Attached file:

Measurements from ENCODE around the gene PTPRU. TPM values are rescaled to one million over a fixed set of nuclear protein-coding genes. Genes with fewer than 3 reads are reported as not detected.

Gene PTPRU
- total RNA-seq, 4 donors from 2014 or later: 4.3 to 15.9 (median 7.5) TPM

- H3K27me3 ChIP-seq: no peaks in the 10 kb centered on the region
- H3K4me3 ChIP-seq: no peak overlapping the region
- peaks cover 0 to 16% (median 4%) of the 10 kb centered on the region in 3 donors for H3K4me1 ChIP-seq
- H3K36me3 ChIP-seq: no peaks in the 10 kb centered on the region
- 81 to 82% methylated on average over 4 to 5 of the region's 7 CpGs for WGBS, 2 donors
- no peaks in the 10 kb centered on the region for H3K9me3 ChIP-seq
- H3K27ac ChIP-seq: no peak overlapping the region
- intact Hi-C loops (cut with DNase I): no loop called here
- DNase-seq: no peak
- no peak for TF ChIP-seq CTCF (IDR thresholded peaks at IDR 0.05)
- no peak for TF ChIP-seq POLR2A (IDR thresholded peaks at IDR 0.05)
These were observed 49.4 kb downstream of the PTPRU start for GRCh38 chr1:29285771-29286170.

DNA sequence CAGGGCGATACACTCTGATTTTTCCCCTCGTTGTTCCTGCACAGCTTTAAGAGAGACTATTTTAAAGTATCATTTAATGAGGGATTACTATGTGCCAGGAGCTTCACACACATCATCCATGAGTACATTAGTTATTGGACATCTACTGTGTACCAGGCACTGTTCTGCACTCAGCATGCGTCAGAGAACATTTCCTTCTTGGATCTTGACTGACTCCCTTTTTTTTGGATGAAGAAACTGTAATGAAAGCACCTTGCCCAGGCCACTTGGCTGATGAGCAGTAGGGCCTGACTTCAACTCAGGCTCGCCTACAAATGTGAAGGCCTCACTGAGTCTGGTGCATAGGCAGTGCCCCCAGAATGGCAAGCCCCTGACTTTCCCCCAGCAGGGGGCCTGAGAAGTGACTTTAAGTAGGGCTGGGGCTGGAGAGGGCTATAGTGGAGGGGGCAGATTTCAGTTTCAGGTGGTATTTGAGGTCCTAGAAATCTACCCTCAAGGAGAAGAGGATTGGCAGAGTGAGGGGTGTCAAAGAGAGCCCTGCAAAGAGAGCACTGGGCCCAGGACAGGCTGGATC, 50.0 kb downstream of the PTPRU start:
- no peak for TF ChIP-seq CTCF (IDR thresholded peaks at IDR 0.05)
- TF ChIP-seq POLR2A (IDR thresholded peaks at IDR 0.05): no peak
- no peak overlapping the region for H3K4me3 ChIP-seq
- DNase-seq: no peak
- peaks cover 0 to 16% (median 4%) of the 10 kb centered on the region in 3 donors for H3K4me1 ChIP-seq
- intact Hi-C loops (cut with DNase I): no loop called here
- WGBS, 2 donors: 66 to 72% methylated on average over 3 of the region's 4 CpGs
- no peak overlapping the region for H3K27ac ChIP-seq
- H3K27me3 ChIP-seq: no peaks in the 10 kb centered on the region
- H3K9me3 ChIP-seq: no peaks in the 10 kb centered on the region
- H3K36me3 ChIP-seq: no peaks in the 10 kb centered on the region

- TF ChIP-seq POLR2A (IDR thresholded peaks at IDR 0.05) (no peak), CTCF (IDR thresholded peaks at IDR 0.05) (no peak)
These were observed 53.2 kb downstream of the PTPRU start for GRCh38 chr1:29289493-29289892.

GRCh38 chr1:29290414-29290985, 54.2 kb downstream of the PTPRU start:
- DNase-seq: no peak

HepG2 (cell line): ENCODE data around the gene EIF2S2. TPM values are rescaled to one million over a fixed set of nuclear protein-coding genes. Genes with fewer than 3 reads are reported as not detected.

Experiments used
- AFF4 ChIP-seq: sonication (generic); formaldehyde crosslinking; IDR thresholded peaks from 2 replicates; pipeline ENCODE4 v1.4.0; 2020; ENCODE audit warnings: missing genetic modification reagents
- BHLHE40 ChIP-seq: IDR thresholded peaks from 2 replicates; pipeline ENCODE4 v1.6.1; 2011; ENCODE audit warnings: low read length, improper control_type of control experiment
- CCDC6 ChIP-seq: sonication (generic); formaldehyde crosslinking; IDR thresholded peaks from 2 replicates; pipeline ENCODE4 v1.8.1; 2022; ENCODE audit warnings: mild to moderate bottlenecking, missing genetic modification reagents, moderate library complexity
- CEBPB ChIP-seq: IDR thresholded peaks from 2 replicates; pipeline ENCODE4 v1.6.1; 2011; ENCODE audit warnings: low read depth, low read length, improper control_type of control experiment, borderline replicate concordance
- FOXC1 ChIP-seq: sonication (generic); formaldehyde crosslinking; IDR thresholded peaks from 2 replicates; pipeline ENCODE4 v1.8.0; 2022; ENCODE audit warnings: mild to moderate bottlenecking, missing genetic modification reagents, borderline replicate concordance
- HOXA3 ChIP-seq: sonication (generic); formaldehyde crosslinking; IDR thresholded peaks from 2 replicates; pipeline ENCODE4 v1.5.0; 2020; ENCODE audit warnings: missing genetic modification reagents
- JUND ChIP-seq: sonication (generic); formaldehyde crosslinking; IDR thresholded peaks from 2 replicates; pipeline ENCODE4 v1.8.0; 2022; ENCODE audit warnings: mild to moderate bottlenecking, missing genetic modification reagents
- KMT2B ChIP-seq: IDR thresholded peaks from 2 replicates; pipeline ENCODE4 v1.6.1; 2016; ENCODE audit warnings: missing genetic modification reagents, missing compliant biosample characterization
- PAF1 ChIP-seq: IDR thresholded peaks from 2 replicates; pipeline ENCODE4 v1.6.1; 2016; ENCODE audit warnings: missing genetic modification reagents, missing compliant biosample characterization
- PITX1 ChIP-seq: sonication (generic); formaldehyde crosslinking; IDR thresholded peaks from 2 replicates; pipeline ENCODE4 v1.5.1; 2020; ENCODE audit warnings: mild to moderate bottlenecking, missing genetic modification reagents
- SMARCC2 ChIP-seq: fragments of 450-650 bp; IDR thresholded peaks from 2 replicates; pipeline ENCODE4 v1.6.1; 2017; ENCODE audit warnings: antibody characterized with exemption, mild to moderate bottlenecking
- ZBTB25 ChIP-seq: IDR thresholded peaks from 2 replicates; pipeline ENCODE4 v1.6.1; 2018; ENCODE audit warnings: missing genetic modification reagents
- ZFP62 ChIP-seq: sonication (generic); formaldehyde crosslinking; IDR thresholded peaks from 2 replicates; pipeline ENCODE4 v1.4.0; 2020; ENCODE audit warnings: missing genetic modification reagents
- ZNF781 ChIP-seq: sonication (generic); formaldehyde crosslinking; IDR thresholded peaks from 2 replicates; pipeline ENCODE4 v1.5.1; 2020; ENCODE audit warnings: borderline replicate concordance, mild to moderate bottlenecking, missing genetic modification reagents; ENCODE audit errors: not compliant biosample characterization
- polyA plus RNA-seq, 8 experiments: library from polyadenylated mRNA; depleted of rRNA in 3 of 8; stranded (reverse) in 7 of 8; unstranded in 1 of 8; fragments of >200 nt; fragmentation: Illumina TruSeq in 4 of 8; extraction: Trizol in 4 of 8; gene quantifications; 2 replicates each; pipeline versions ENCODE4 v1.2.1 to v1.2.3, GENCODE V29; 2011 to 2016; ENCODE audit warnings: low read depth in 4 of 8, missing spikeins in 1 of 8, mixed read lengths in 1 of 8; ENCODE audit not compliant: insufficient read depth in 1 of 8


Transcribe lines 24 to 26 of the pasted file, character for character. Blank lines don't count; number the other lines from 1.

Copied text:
- no peak overlapping the region for H3K27ac ChIP-seq
- H3K27me3 ChIP-seq: no peaks in the 10 kb centered on the region
- H3K9me3 ChIP-seq: no peaks in the 10 kb centered on the region